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Title:ISPH fusion proteins, ISPH inhibition, and bisphosphonate mechanism of action
Author(s):O'Dowd, Bing
Director of Research:Oldfield, Eric
Doctoral Committee Chair(s):Oldfield, Eric
Doctoral Committee Member(s):Imlay, James; Gennis, Robert; Chan, Jeff
Department / Program:Chemistry
Degree Granting Institution:University of Illinois at Urbana-Champaign
Abstract:In the first part of this work, IspH, (E)-1-hydroxy-2-methyl-but-2-enyl 4-diphosphate reductase was studied. In most bacteria, apicomplexan parasites, and plants, the biosynthesis of the five carbon building blocks for terpenes is carried out by IspH. It is an essential enzyme not found in humans and a drug target for infectious diseases as well as herbicides. First, a new class of bacterial IspH we called IspH-RPS1, a fusion protein of IspH with ribosomal protein S1 (RPS1), was characterized. Next, a new class of IspH inhibitors, one without diphosphate groups, was discovered. The characterization of an IspH-RPS1 began with a bioinformatics analysis of the IspH protein family. ~400 sequences out of ~15,000 total sequences in a sequence similarity network of the IspH family were roughly double the length of a typical IspH protein. Most of these sequences contain an IspH domain fused to a RPS1 domain, and most are from obligate anaerobic bacteria. An IspH-RPS1 from Clostridium thermocellum was cloned, expressed, and found to be catalytically active. Mutagenesis studies showed that IspH catalytic activity was independent of the number of RPS1 domains fused to the IspH domain. The sequences being from obligate anaerobes coupled with the oxygen sensitivity of the Fe-S cluster in IspH suggests a possibility of IspH having a secondary function having to do with O2 detection. Next, the way small molecules bind to IspH was studied with the view of gaining insight as to how new inhibitors might be designed. Until the publication of this work, all IspH inhibitors described in the literature contained diphosphate, which make the molecules highly charged and have poor cell penetration. Identifying new inhibitors may lead to the discovery of a cell active IspH inhibitor. Nuclear resonant vibrational spectroscopy (NRVS) and hyperfine sublevel correlation spectroscopy (HYSCORE), along with the examination of numerous IspH and IspG structures revealed the importance of η1 σ-bonding of ligands to the fourth Fe in the 4Fe-4S cluster. Additionally, a virtual screening campaign was carried out by collaborators at the University of California – San Diego, and enzymatic testing of the top hits identified a spirocyclic barbituric acid that exhibited a Ki of ~ 500 nM against Pseudomonas aeruginosa IspH. Synthesis of related molecules identified a benzyl containing analog with a Ki of ~ 3 μM against E. coli IspH. This was the first report of a non-diphosphate containing IspH inhibitor and this finding may help with the development of new IspH inhibitors exhibiting better cell penetration. In the second part of this work, the mechanism of action of bisphosphonates against cancer cell lines were studied. There are two types of bisphosphonates described in the literature: nitrogen containing (NBPs) and non-nitrogen containing bisphosphonates (NNBPs). These drugs are a major class of drugs typically used to treat bone resorption diseases like osteoporosis and Paget’s disease, but also have been found to be effective against cancer and bone metastasis. Bisphosphonates are proposed to target protein prenylation, the epidermal growth factor, or the adenine nucleotide translocase (ANT) via the formation in cells of two ATP-like molecules: an isopentenyl ester of ATP (ApppI) or an ATP analog with the terminal bridging oxygen replaced with CCl2 forming adenosine monophosphate (AMP)-clodronate. Given the high similarity of these metabolites to ATP, it seemed that these molecules might also inhibit kinases. ApppI and AMP-clodronate were screened against a panel of 369 kinases and potent inhibition of some tyrosine kinases by AMP-clodronate was found, while ApppI activity against kinases were less active by ~200x or more. Analogs of AMP-clodronate were synthesized and found to be low nM kinase inhibitors. Bisphosphonate pre-prodrugs that are converted in cells to ATP-analogs were also synthesized and found to inhibit cell-signaling pathways. This work provides clearer explanations behind the clinically observed effects of bisphosphonates, changes our thinking of bisphosphonate mechanism of action, and paves the way for the development of new bisphosphonate drugs for bone resorption, anti-cancer, and anti- inflammatory illnesses.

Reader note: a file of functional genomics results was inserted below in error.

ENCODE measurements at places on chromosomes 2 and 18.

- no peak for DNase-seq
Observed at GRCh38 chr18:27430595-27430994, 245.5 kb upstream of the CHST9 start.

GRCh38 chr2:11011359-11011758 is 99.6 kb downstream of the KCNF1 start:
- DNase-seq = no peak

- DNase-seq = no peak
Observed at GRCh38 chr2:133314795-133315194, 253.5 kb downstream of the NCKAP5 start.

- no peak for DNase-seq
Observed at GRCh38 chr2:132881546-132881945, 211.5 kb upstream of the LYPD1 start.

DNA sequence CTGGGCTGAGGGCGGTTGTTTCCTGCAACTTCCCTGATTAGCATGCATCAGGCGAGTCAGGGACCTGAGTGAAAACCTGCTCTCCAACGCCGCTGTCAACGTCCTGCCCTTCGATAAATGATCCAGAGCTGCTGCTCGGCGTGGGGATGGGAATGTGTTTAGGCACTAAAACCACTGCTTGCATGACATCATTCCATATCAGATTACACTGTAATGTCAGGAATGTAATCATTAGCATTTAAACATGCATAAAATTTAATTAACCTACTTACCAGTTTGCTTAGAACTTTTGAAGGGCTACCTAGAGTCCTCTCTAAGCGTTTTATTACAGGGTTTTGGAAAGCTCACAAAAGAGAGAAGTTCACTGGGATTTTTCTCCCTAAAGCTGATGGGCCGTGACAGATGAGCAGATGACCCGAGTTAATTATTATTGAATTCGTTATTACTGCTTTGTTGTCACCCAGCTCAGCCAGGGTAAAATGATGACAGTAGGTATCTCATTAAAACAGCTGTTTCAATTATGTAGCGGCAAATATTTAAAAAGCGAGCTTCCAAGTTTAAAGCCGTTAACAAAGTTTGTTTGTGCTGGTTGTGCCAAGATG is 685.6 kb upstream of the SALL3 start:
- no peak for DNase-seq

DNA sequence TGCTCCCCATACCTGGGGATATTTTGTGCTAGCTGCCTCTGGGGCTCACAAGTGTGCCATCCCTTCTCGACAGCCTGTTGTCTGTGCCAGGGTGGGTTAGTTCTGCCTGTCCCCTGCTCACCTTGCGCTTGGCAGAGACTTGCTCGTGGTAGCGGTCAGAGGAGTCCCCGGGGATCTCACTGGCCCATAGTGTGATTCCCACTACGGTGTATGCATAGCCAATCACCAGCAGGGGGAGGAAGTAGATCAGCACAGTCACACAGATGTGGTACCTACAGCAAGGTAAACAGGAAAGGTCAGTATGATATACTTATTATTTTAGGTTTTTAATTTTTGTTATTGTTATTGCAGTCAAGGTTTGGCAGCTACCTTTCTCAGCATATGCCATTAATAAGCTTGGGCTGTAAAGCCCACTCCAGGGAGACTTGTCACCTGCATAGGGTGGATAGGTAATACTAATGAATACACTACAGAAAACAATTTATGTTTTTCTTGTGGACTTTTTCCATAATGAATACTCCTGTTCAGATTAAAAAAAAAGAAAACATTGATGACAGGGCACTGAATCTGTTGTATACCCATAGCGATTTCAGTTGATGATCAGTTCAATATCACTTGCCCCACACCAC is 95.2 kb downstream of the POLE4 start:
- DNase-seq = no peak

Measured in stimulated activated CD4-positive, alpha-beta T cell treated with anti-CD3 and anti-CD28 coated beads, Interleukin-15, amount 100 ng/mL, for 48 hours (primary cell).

Issue Date:2018-05-16
Rights Information:Copyright 2018 Bing O'Dowd
Date Available in IDEALS:2018-09-27
Date Deposited:2018-08

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